I often look at www.ebuyer.co.uk for bits of kit I want to get and read the comments from people who have bought them. They have a section on capture cards. If all you want to capture is VHS, you will not be wanting a very high quality card, and most can handle telly screen size. If your machine is old you may have problems with speed of hard disk - this will cause frames to be dropped.
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by:GMartin
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Hi

       My machine has a 1.3GHz Athlon Processor, 126MB of RAM, and 30GB HDD along with a DVD ROM and DVR burner.  So far, I have been able to record DVD -R and DVD +R without any drop of frames which I think is great.  

       I will be making a final decision today regarding the direction to go and will close this post accordingly.  I sincerely appreciated everyone's thoughts.  Like all other questions posted for answers, I really got some awesome feedback on this one.  It will be tough to grade because of the high caliber or quality of responses.

      George
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by:GMartin
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Hi Everyone:

       Before I begin explaining the direction taken on this post, I want to thank everyone for their objective points of view.  I found each reply to be rich in content and quality.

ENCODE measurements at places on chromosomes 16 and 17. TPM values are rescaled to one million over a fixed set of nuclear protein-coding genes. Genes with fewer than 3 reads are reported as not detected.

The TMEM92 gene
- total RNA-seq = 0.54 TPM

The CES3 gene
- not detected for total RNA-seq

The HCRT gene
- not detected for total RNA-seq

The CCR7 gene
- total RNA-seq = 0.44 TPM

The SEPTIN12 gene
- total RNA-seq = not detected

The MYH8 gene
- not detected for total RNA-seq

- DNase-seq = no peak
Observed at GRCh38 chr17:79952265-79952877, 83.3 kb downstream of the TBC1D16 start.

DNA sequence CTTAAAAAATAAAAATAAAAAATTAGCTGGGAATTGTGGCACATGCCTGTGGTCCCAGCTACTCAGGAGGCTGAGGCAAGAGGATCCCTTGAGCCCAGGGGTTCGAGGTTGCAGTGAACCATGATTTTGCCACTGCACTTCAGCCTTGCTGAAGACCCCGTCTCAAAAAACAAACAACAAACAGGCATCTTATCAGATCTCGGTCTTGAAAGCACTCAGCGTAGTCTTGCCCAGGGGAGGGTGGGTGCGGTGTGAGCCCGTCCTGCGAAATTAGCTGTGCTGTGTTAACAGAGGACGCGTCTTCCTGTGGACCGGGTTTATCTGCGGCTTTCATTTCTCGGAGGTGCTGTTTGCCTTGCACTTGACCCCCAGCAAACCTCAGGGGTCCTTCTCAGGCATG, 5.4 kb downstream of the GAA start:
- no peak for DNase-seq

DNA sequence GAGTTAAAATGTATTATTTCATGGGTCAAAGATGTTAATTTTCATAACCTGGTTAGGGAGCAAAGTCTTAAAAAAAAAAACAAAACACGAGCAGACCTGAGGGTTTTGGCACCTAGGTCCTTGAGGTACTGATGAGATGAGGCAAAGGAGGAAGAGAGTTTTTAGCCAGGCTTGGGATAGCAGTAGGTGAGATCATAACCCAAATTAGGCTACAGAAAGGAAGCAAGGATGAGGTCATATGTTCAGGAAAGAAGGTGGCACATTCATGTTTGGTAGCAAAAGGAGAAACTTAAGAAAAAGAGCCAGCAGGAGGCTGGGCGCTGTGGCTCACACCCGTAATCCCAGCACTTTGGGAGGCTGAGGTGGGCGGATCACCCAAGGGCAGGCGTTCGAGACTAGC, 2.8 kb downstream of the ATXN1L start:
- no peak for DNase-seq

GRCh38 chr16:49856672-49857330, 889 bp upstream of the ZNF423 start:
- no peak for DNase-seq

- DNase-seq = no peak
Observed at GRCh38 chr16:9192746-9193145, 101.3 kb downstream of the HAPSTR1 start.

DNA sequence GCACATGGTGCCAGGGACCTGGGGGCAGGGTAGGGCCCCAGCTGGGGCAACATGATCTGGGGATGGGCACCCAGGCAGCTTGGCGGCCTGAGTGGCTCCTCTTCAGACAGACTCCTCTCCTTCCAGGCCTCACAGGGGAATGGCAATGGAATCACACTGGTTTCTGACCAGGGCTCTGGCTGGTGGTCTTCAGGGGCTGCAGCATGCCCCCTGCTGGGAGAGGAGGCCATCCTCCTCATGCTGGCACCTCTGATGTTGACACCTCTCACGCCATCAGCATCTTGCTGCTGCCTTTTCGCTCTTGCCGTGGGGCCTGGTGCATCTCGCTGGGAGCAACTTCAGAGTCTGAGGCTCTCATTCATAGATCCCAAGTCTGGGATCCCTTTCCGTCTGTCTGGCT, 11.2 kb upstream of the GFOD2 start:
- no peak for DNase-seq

With regards to the direction taken, I went to tigerdirect.com and ordered the bundled package deal of Pinnacle Studio AV/DV 9.  I like the comprehensive practical side of this card because it not only offers support for analog input devices, but, it offers compatiability with digital input devices as well.  Additionally, professional quality video editing software called Pinnacle Studio 9.0 comes with it as well as IEE1394 cable and RCA jacks.  I got the entire package for $95.39 which included shipping.  

        Thanks again for the suggestions and tips.

        George
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by:tosh9iii
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I thought you might be interested in this one:

"Convert your VHS tapes to DVD

Whether your bookshelves are straining under the weight of old home movies or entire seasons' worth of Ohio State gridiron matchups, these devices will help you convert those bulky old VHS tapes into DVDs that you can watch (or store) just about anywhere. "

http://reviews.cnet.com/4520-6449_7-5138451.html?tag=cnetfd.sd